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Holler: Snyder can do right thing and profit
Last week, opponents of the Redskins nickname got a big boost when President Barack Obama said that, if he owned the team and knew the name was offensive to a segment of the population, he would consider changing it.
Minnesota and Wisconsin have a high Native American population and it looks as though the Metrodome is going to become a battleground for the debate Nov. 7 when the national media descends on Minneapolis for a Thursday night game. When the Metrodome played host to the World Series in October 1991 and the Super Bowl in January 1992, peaceful demonstrations took place by Native American groups. Another is being planned for the Nov. 3 game outside the Metrodome.
Additionally, Native American groups are attempting to make it forbidden to use the word Redskins in the new stadium, as well as the last appearance by Washington at the Metrodome. The MSFA has been petitioned to ban the word Redskins from any signs, scoreboards or advertisements inside and outside the Metrodome and sign an agreement forbidding the use of that name – which opponents have taken to calling the R-word – in the new facility.
Minnesota is no stranger to the Redskins-Native American debate. Many of the towns, lakes, rivers and counties in Minnesota have names that are directly tied to the Native American heritage of the area. When the debate over the racist nature of the term Redskins (or Indians or Redmen) and/or the use of a Native American logo or mascot for high school sports teams, many changed names to something less offensive or completely different. While much progress has been made in that area, the Washington Redskins have remained defiant.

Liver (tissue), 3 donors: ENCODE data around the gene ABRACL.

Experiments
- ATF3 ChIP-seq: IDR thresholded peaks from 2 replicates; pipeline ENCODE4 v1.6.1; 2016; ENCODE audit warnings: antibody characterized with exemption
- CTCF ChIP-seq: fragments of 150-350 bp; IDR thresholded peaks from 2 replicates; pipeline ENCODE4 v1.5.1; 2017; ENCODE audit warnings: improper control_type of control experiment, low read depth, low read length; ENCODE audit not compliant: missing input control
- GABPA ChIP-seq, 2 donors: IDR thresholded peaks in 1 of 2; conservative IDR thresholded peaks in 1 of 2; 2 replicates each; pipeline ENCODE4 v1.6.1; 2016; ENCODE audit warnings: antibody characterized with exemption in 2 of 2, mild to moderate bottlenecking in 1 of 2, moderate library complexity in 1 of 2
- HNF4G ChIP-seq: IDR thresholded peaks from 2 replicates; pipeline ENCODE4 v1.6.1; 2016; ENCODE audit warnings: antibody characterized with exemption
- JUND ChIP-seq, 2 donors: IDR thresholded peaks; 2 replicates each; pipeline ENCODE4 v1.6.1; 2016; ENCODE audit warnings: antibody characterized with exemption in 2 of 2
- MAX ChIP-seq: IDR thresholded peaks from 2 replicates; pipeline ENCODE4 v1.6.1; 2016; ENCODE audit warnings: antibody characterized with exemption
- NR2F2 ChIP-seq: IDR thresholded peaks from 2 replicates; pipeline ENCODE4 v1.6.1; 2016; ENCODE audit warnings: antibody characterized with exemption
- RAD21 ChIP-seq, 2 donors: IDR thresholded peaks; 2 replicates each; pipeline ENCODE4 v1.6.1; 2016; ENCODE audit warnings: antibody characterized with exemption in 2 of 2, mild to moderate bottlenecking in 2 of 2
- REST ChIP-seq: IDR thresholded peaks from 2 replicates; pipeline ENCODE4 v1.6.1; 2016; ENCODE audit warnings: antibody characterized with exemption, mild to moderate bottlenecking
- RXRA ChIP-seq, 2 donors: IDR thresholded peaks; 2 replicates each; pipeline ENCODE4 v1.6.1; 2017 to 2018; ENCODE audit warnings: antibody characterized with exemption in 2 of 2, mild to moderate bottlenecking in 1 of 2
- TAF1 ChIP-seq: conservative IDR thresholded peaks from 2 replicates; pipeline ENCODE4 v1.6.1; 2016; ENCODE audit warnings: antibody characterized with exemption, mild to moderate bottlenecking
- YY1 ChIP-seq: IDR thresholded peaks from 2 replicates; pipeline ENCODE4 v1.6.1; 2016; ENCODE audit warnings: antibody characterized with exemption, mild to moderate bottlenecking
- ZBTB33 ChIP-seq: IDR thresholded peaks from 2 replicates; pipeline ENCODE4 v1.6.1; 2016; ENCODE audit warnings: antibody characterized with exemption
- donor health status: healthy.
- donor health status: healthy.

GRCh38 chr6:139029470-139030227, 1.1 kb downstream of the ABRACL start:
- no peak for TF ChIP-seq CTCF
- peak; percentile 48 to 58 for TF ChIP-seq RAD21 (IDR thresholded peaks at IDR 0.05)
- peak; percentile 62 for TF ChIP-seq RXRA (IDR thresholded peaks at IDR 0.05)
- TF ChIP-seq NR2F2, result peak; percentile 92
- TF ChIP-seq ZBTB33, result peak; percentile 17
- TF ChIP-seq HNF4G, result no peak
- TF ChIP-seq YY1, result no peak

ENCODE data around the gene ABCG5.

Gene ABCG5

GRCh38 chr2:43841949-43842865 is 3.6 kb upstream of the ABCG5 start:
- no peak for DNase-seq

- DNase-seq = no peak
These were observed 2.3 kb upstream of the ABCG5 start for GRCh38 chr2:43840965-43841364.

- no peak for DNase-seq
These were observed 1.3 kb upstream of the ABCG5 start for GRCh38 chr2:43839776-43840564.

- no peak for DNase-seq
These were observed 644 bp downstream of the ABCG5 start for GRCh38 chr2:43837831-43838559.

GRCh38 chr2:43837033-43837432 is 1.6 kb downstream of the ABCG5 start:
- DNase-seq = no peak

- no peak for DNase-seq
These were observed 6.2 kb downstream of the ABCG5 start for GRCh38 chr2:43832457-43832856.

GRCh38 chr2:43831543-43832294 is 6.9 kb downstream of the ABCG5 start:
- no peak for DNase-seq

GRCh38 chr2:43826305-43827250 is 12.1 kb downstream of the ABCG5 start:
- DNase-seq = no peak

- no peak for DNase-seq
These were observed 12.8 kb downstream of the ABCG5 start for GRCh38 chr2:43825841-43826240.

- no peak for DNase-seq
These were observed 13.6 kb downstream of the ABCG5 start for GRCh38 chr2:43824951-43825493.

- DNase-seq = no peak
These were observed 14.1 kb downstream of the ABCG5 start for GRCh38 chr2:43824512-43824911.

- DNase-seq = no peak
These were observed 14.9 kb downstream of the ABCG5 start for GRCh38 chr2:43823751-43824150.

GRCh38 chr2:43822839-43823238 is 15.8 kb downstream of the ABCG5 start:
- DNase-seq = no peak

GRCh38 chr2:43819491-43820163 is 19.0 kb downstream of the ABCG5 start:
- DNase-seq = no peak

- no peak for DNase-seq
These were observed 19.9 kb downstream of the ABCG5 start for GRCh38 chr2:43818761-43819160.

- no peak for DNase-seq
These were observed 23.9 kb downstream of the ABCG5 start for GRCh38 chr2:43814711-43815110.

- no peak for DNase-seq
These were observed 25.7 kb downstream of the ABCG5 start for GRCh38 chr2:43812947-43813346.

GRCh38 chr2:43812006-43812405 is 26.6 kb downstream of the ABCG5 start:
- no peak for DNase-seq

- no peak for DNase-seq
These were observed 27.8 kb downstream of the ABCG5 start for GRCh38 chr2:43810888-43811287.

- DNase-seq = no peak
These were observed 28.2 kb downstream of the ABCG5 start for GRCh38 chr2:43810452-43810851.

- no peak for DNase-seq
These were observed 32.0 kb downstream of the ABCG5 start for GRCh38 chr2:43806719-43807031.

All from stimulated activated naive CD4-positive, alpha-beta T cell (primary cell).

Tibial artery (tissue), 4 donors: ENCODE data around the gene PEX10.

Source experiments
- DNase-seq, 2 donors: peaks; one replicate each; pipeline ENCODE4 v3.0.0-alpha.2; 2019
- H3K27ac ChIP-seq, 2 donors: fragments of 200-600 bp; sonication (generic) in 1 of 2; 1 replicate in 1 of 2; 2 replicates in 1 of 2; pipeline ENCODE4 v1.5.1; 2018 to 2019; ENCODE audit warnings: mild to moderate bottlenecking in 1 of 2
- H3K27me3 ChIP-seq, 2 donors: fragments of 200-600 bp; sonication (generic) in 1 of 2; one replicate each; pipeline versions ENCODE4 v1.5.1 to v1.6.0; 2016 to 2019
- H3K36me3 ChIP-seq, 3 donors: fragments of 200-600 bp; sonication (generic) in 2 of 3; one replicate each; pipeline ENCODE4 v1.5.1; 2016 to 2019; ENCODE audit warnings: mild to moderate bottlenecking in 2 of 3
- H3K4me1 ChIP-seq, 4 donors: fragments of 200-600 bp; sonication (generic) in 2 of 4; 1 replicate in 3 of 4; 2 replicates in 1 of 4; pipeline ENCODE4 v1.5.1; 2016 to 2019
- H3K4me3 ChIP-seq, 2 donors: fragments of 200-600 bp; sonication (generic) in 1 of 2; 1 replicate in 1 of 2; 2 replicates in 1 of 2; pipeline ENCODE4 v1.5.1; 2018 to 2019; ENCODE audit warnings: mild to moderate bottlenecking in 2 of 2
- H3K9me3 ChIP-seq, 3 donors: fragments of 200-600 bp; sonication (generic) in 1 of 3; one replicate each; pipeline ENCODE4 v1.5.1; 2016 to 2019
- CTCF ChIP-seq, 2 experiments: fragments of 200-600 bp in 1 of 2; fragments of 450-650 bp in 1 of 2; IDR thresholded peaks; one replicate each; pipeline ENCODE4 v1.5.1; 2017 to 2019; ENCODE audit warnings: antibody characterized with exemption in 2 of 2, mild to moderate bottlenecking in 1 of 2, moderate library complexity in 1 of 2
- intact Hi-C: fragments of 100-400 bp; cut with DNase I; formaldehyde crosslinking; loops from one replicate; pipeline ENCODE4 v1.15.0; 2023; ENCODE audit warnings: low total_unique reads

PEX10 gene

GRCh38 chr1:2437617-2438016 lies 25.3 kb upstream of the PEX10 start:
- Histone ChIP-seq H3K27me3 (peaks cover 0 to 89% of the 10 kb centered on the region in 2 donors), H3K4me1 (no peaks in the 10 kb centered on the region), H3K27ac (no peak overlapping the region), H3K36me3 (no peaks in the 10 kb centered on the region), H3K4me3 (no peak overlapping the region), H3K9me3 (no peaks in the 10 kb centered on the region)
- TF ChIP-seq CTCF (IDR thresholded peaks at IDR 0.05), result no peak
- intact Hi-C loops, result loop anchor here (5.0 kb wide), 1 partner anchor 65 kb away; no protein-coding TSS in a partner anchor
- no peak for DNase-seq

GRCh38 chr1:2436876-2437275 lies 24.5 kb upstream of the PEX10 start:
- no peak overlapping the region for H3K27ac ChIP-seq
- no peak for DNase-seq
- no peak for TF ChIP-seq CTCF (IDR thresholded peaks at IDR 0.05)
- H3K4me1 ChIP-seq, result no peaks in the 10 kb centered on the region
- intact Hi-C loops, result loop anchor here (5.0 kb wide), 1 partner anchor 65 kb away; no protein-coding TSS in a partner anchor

Make no mistake about it. The Redskins name is offensive. Not all Native American team references are. Many believe that college nicknames like the North Dakota Fighting Sioux or the Florida State Seminoles actually pay homage to the fighting tradition of the warriors that are depicted in their logos. However, Redskins is a different story completely. To make it as simplified as possible, the word "Redskins" was a term coined by white settlers who came to America and had never seen people with that particular skin color. While few Native Americans could be viewed as having red skin, it was a name that stuck. Even the term "Indian" was a mistake because Christopher Columbus originally believed he had found the West Indies and determined the residents to be West Indians.
Washington owner Daniel Snyder responded to the criticism this week, using as his explanation the 81-year history of the name. A weaker argument couldn't be made because 150 years ago, America was divided over the longstanding history of slavery that had gone on for more than 81 years. Snyder should see this as a business opportunity and not the world being against him.
The NFL pays tribute to the almighty dollar like most multi-billion-dollar corporations. If there is a way to make an extra buck (or millions of them), corporations jump on that opportunity. This is one of those chances. Snyder can come out of the situation looking as though he bowed to public demand (like when New Coke tanked and they brought back old Coke with much fanfare) while lining his pockets with millions of dollars.
Say, for example, Snyder was to change the name of the Redskins to something with an All-American symbolic name. The baseball team that came to Washington is called the Nationals. Why not call the team the Americans? Change the colors to red, white and blue and wrap yourself in the American flag. That would have benefits that Snyder could take advantage of.
Any Washington fan with an RG3 jersey would likely be willing to spend the $50-200 that it would cost to get the new colors – everybody wants to be in style – and it would open a completely new market for fans both in the D.C. area and around the country to buy those jerseys.
Snyder has drawn his own line in the sand standing behind an arguably racist team name. There is a compromise solution – one that, if played right, could funnel millions of additional dollars annually into the coffers of the Washington franchise. At a time when there isn't much going right in Washington D.C., this would be a chance for the Redskins to abandon the name for profit. That usually works is the business world.
John Holler has been writing about the Vikings for more than a decade for Viking Update. Follow Viking Update on Twitter and discuss this topic on our message boards. To become a subscriber to the Viking Update web site or magazine, click here.
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